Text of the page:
JL: Epeli Hau’ofa, Albert Wendt, Konai Helu Thaman, Elise Huffer – I think this is why USP appealed so much to me; Teresia Teaiwa’s feminism with Pacific edginess, her ‘articulation’ mantra, her enormous creativity. Teresia also has USP roots. But I can’t forget my roots; Aotearoa and Jim Vivieaere’s Bottled Ocean, Galumalemana Hunkin and the work he did for Samoan language maintenance (much is lost now with all this island hopping!) Janet Davidson from Te Papa along with Sean Mallon. I will never forget Ann Chowning who was an anthropology teacher at Victoria. She wore flip flops through cold Wellington winters. I never understood this, until now. Fereni Ete, who gave me a job at Aoga Amata when I was broke as; there are heaps. My grandmother stayed with Mum for a brief period before she passed to the next heaven. I used to observe her tenaciousness, her hard work and determination. Fixing things, recycling ethos, using her hands. She was 90 years old, and would spend her days making leis out of old newspapers, circulars… anything that came through the mailbox. Our nights were filled with games of Dominos!

 

LW: What is your current focus within the academic field?

JL: Almost entirely teaching. There are four compulsory papers here at the University of the South Pacific that all students must do before they graduate, UU204 Pacific Worlds is one of them. Our numbers are huge. I have been teaching into this programme since it started in 2012. It is fully online in Semesters, but face to face in flexi schools during summer and winter periods at campuses throughout the region.  I love teaching in both modes.

 

LW: What do you consider to be your point of difference when it comes to being a Pasifika academic? Are there many whose work encompasses the area which you are teaching?

JL: No point of difference. We pinch a little bit of this and that from many places. The programme from Prof Vilsoni Hereniko, Dr. Regina Rudrud, from the University of Hawaii, Matai (from Akamai) with gratitude from Dr. Teresia Teaiwa, USP flavour from Dr. Frank Thomas (UU204 Course Coordinator). I am not an academic as such, so a lot of my learning activities have been described as ‘fun.’ I try to integrate a little ‘culture’ with an urban ‘c’ or TV hahaha J E.g. Amazing Race, Bingo/Housie (Have you to thank for that one lool

 

LW: What influence, if any, did your heritage and your family of origin have on your academic leaning?

JL: Immense! I was raised by my grandmother then mother. My uncles and aunties in Wellington – Strathmore and Miramar; Aotearoa/Samoan roots are therefore stronger than ‘others.’ Working class to the core lol! When I tell my students my mum was a bus driver they are amazed! Because there are NO women bus drivers in Fiji lol.

 

LW: What do you consider to be the major differences (if any) of the Pasifika students in Niu Sila as opposed those in the actual Pacific Islands and what kind of impact does this have on your approach to teaching?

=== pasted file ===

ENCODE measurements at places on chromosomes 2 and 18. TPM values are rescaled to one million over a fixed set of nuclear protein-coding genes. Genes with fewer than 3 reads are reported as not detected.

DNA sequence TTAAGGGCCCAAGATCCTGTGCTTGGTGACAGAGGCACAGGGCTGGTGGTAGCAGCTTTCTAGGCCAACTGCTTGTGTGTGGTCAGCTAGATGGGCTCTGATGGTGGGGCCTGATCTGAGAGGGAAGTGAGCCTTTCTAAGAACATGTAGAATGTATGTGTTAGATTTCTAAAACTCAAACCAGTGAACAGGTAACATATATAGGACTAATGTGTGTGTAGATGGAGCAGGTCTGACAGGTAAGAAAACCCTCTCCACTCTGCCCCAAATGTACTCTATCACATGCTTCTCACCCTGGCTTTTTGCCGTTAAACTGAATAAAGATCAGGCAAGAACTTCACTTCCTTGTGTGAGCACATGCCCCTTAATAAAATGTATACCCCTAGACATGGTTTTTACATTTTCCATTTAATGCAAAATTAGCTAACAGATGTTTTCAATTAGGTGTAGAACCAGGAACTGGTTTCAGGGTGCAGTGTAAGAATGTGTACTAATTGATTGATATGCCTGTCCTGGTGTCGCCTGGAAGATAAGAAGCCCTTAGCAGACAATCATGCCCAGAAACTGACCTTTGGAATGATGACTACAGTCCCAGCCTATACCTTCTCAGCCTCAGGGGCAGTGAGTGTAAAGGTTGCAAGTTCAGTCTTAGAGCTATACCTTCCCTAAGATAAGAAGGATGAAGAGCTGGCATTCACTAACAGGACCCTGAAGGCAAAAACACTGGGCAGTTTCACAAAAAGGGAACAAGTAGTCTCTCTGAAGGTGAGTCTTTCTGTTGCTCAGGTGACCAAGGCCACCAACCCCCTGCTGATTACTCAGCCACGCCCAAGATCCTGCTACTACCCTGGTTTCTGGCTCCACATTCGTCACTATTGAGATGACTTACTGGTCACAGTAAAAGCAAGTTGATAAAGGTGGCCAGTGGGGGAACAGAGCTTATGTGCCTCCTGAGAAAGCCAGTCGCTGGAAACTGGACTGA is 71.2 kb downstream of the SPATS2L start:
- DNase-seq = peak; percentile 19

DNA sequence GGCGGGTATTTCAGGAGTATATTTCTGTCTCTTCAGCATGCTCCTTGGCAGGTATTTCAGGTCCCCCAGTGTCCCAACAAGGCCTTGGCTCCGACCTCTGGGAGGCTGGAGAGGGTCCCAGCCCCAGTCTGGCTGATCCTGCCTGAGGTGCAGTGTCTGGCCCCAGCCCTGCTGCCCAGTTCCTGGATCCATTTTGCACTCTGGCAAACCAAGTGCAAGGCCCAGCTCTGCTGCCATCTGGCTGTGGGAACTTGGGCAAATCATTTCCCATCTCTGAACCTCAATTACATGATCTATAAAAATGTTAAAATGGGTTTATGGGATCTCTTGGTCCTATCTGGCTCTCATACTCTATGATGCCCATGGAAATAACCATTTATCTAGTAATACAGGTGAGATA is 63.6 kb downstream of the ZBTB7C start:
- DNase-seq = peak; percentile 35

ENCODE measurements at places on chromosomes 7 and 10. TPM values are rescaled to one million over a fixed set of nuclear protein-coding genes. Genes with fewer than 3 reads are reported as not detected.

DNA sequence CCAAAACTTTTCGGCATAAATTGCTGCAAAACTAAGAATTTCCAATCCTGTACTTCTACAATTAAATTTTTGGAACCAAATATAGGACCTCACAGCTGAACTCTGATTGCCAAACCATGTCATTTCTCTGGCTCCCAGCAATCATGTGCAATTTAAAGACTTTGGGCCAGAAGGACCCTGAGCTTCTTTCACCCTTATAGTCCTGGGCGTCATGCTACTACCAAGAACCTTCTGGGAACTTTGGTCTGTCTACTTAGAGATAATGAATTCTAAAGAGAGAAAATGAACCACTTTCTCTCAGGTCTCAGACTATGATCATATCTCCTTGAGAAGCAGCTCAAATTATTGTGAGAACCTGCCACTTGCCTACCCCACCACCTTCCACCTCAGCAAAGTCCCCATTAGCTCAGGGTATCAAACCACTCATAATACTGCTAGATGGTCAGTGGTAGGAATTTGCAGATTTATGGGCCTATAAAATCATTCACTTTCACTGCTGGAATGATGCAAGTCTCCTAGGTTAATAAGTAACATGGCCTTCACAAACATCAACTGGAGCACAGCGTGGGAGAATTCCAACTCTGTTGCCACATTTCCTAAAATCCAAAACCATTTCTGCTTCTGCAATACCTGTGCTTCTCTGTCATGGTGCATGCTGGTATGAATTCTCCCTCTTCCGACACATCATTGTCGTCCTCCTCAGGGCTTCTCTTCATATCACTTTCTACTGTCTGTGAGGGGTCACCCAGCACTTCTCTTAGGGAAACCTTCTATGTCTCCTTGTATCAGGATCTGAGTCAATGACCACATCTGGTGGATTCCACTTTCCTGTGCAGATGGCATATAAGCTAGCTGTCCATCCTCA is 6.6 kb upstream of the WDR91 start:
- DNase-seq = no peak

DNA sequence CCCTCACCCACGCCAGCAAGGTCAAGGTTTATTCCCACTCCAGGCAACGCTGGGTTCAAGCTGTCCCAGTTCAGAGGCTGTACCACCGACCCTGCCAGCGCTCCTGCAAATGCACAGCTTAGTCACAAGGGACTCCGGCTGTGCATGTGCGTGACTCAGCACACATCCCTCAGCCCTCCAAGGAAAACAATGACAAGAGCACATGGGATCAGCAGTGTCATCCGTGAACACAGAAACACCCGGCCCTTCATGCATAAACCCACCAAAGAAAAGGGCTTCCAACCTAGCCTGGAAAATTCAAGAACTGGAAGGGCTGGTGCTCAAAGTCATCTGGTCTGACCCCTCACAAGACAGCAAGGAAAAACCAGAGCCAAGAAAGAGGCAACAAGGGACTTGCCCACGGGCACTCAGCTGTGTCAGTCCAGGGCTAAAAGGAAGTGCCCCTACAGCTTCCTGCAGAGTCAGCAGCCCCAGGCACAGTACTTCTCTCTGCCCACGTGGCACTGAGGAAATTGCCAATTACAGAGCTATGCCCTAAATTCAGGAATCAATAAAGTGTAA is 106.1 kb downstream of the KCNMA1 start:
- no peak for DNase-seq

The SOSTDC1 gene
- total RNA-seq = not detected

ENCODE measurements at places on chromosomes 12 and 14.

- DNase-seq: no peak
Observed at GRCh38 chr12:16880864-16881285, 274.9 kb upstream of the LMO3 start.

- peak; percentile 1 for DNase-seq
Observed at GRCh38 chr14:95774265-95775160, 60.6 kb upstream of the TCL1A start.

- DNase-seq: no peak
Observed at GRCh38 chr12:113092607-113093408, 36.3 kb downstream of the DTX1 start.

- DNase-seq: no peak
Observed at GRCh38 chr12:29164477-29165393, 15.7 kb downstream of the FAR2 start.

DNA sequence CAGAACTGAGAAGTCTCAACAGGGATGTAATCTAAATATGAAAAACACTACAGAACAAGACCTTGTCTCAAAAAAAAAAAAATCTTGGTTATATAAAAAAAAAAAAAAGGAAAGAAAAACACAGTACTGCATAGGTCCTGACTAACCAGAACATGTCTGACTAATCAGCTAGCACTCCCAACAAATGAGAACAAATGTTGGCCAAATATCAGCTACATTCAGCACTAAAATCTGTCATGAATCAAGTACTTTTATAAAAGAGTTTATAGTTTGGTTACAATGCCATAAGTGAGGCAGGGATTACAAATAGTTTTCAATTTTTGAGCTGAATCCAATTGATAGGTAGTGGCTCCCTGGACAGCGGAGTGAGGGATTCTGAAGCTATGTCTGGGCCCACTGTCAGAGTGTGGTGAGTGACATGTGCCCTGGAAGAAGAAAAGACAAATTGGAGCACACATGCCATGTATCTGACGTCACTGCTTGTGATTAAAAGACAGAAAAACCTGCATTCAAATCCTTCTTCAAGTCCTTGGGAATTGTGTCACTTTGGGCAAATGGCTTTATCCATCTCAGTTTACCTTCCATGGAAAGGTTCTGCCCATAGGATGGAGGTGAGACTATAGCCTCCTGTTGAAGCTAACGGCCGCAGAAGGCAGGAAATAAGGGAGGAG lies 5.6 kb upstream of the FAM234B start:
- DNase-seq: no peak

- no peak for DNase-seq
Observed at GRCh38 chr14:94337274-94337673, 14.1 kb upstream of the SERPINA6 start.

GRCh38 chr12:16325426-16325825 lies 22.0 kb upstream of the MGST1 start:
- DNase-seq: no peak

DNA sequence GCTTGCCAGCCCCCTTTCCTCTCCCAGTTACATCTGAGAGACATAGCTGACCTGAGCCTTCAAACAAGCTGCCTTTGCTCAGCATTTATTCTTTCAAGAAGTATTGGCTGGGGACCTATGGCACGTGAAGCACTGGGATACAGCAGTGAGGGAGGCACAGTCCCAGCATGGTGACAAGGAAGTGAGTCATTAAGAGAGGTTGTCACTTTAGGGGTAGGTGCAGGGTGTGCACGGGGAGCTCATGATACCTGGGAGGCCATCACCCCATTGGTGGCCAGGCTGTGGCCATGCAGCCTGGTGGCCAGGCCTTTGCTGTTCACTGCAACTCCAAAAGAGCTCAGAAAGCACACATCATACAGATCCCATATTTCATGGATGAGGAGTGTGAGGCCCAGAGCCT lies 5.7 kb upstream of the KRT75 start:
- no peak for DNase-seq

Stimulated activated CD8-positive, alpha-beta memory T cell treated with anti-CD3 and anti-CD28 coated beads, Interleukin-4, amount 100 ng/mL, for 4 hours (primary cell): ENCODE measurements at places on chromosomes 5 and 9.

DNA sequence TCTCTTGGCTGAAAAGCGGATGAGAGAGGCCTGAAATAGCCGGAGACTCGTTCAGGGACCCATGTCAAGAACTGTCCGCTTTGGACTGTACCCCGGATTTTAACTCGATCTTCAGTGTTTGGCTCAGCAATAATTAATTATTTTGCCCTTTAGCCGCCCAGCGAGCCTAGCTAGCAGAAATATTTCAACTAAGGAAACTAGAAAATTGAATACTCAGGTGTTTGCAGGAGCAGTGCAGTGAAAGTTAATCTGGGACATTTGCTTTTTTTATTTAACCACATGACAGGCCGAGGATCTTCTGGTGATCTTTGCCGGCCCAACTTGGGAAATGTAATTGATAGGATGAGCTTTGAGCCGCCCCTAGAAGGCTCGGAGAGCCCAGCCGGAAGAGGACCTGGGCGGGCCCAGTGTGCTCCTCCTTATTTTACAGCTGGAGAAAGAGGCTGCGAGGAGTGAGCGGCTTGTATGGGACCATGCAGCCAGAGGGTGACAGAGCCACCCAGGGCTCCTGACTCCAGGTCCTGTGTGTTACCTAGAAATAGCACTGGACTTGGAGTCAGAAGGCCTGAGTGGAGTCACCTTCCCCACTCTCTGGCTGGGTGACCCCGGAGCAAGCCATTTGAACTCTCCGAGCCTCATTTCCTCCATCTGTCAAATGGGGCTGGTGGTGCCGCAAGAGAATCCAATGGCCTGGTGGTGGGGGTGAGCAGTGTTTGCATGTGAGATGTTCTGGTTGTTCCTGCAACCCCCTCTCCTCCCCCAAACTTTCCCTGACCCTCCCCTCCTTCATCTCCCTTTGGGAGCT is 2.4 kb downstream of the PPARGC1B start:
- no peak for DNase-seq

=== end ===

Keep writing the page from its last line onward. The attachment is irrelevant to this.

JL: No difference. Students from urban localities are sometimes just as disconnected from historical homelands as Pasifika students are … The diaspora in Fiji are of Indian descent (Girmit), but also Tuvalu (Kioa Is), Solomon Is (Black birding descendants) and Kiribati (Rabi Is).  Themes resonate, I love that!

 

LW: What significance do you perceive Pacific peoples have in the global and in the local sense? (Wide world: Pacific Islands/ Australia /NZ?)

JL: Locally – ethical development (re: Dr. David Gegeo – current director of the Oceania Centre) – drawing upon ancient indigenous knowledge and wisdom to live sustainably again on land/sea. Rather than transplanting models from continents… it is looking within, but then also combining these with the best innovations for the 21st century… (global?) Being cognisant of our incredible diversity; our incredible creativity to confound the structures/colonial and more that continue to exert influence/power in local lives… looking outside nation-hood… to a more Pacific conscious ethic until all Oceania is free… (Hence West Papua focus>….)

 

LW: What are some preconceived notions that Pasifika peoples tend to hold and that you aim to shift or change?

JL: Many of our student’s ultimate dream is to migrate to ‘greener pastures.’ When I share my struggles… the hope is they think twice about it. Wherever we go, I remind students that a respect for indigeneity is vital! Love of land/sea. We are Oceania’s protectors/guardians… we must care for her… It’s not all about the money… hope that students look beyond accumulation, consumption ‘growth’…

 

LW: What is the message you want the world to know about the voice of the Pacific?

JL: There are many voices. Some have been muted or silenced. Ignored. Suppressed. We share our stories. Some stories so painful, so tapu… but need to be told…  There has been much written about, by those outside the Pacific. We encourage each other to tell our stories to redress the imbalance. Often there is resentment even of Pasifika artists/academics (NZ/Aust), which represent those from ‘actual Pacific Islands’ in international arenas without ‘us.’ But we are one aye. Epeli reminds us that we are all connected.

There is a gulf of difference between viewing the Pacific as ‘islands in a far sea’ and as ‘a sea of islands’. The first emphasises dry surfaces in a vast ocean far from the centres of power. When you focus this way you stress the smallness and remoteness of the islands. The second is a more holistic perspective in which things are seen in the totality of their relationships.

Epeli Hau’ofa ‘Our Sea of Islands’, p.7 A New Oceania (1993)